Wind Tech and Patent Trend Update
We now have a more comprehensive view of those trends as a result of the analysis on the landscape of pending applications. With the completion of this work we have now analyzed over 1,900 US patents and over 1,500 published US pending applications.
There are now as many pending applications as issued patents, with 1,552 issued patents, 387 expired patents, and 1,561 pending applications. This confirms the deep focus on IP as a competitive differentiator in addition to a focus on product strategy. Top tier companies have vastly outstripped their competition in terms of the number of filings.
I. Industry Relevance: GE Leads
Once again an assessment of the relevance of the patent to the industry was performed and results were classified as low, medium, medium/high, and high. Definitions of this classification method are below.
The assessment of industry relevance serves the purpose of indicating the degree to which the patent owner has or is likely to assert their rights and seek licenses or otherwise enforce the patent. This should be an indication of the proverbial landmines to watch out for when navigating a technology and product roadmap through the landscape.
* Low – Not relevant to the currently pervasive set of technologies and products in the industry.
* Medium – May have been relevant in the past, but as technology evolves it is less prevalent. These are likely to shift to low in the future.
* Medium/High – Important items which the industry needs to be cognizant of, but these can likely be avoided / mitigated. Influence of things like technology trends and grid standards will ultimately determine relevance.
* High – Critical item which has been asserted, licensed or enforced, or else it is highly likely to be in the future.
For pending applications there is obviously a certain amount of variability and attempted claim breadth which does not ultimately manifest in the issued patent, if it subsequently issues at all.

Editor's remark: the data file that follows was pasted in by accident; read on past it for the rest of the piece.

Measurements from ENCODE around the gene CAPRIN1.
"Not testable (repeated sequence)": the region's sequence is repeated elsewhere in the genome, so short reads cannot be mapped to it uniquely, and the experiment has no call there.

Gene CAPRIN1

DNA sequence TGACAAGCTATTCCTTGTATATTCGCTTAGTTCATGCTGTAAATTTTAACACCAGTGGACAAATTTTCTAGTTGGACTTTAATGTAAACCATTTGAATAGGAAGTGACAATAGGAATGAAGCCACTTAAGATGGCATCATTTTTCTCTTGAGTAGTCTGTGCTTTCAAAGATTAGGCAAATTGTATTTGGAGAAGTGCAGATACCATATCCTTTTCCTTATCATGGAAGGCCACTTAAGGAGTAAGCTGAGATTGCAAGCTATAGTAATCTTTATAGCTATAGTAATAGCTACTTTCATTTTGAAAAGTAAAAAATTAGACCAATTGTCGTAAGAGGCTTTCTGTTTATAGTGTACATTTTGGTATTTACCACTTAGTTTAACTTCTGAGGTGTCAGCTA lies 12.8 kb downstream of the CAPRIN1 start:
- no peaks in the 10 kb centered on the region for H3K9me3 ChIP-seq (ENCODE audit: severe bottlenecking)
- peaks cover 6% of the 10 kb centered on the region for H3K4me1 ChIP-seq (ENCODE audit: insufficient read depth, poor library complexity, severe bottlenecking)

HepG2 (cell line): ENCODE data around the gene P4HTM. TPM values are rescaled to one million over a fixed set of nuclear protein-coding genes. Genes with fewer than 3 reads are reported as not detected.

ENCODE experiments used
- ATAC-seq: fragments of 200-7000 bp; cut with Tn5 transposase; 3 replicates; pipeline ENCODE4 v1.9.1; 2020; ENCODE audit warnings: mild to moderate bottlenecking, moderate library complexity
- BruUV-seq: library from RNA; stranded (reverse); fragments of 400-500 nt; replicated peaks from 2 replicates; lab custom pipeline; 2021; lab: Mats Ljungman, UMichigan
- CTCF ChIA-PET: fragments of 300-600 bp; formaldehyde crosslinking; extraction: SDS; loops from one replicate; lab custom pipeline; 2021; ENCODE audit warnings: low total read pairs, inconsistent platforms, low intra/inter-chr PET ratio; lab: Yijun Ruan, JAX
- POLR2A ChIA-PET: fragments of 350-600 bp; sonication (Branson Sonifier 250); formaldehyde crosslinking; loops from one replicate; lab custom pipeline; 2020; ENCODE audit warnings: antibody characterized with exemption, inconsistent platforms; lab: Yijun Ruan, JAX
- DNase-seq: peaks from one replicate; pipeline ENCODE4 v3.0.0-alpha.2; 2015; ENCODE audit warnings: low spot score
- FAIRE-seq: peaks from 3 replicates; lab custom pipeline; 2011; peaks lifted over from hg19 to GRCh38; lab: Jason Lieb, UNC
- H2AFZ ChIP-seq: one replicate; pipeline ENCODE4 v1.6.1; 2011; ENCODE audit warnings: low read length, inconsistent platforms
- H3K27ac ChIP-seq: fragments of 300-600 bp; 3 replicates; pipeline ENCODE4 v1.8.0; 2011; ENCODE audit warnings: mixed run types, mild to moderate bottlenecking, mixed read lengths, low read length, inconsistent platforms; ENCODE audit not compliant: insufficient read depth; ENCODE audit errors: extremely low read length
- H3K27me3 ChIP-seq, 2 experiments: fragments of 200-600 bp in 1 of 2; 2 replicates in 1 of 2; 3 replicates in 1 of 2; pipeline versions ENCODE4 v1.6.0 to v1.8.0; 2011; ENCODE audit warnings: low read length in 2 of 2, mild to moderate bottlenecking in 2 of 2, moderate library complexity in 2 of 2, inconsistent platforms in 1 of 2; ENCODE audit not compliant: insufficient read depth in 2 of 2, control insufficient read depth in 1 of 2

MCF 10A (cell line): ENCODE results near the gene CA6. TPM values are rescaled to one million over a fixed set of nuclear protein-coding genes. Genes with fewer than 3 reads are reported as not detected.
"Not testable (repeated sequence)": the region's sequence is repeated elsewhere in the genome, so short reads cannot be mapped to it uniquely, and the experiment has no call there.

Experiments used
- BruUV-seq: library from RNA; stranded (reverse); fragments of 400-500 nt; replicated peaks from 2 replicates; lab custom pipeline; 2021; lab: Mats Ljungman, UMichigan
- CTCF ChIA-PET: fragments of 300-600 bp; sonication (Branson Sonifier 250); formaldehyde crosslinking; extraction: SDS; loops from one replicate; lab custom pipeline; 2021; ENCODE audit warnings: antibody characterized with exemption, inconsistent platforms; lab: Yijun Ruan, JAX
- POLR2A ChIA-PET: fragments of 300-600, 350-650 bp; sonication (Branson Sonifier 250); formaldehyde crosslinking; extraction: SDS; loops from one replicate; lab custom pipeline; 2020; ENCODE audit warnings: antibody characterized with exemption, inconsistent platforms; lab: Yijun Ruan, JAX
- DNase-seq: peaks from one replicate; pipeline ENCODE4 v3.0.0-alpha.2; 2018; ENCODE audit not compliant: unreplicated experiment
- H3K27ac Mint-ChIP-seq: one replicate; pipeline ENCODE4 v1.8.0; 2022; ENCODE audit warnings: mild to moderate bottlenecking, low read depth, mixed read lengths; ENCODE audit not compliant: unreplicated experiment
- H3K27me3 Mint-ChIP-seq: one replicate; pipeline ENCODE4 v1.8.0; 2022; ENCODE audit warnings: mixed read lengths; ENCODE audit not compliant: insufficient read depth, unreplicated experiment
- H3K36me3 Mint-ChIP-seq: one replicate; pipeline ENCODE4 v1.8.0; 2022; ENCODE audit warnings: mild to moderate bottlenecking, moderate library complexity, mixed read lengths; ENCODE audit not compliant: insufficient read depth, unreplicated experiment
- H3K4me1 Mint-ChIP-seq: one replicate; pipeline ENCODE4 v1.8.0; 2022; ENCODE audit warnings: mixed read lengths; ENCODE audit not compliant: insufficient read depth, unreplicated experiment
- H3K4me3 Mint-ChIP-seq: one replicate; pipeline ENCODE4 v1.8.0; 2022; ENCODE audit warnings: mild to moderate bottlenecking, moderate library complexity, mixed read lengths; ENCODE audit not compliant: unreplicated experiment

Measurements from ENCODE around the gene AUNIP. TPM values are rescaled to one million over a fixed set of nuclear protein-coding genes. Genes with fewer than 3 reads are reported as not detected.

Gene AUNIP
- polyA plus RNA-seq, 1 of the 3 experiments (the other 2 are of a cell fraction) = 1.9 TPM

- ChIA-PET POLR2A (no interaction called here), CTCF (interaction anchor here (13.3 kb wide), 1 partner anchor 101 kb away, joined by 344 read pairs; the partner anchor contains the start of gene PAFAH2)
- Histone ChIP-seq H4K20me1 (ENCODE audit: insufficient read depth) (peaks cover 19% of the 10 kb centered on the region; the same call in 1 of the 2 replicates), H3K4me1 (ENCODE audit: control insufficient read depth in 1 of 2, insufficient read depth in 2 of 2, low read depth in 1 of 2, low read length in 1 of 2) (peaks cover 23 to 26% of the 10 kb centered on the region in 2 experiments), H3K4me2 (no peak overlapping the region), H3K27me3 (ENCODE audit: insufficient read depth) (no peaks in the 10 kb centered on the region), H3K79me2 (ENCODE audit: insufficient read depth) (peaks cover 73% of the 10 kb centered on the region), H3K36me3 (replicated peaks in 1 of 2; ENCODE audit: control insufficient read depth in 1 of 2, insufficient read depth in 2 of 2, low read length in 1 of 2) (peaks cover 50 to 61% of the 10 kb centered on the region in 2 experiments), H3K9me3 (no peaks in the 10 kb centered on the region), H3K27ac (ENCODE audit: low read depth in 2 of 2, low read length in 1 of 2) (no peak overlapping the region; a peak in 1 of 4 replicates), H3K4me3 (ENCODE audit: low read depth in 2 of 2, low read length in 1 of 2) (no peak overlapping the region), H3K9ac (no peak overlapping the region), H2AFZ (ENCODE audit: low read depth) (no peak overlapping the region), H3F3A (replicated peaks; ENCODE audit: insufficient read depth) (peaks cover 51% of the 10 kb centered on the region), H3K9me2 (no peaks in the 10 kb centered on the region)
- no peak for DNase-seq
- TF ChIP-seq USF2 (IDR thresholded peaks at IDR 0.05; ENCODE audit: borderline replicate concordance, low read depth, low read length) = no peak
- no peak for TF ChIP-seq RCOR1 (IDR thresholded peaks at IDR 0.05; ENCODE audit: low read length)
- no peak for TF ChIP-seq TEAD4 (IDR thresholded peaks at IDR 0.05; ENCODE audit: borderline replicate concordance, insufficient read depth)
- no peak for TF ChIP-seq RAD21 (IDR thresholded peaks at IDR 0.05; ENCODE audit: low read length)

Therefore, we are providing an assessment of industry relevance on the basis of the claim set published without investigation of the file history of each pending application to determine the likely scope of the subsequently issued claims at this point.
II. Component Trends: Blade Aero Dominates, Controls & Sensors Surge, Blade Structure/Manufacturing and Offshore Installation Emerge
The majority of the filing trends have been maintained, but a few noteworthy trend differences from the issued and expired patent landscape previously discussed and the comprehensive portfolio including all pending applications are clear.
Controls & Sensors have taken over the #2 spot behind Blades as the most commonly patented component in the wind turbine and this category is making a run at becoming #1.
Meanwhile, for the current #1 category, blade aero performance continues to be the dominant trend, but blade structure and manufacturing has quickly become an emerging trend with more recent applications.
The majority of the other categories have stayed in their relatively same positions when comparing the overall portfolio to just the currently issued patents, but one new category which has emerged is offshore installation vessels. This demonstrates that there is a concerted effort to make offshore more than just an important market segment, but a potential trend in technology development.
III. Technology Trends: Reliability Remains King
As for technologies, very few dramatic changes have occurred towards the top of the list, with Reliability still king in the wind industry.
The interesting trends are the emergence of Construction & Assembly (particularly in the transportation area), Manufacturing, Cost / Weight Reduction, and Service & Repair as wind OEMs, component vendors, and balance of plant (BOP) contractors get into the mix with ways to be more cost effective and improve quality in those areas.
Article by Philip Totaro, Principal at Totaro & Associates, a consulting firm focused on innovation strategy, competitive intelligence, product development and patent search.
Article appearing courtesy Green Patent Blog.
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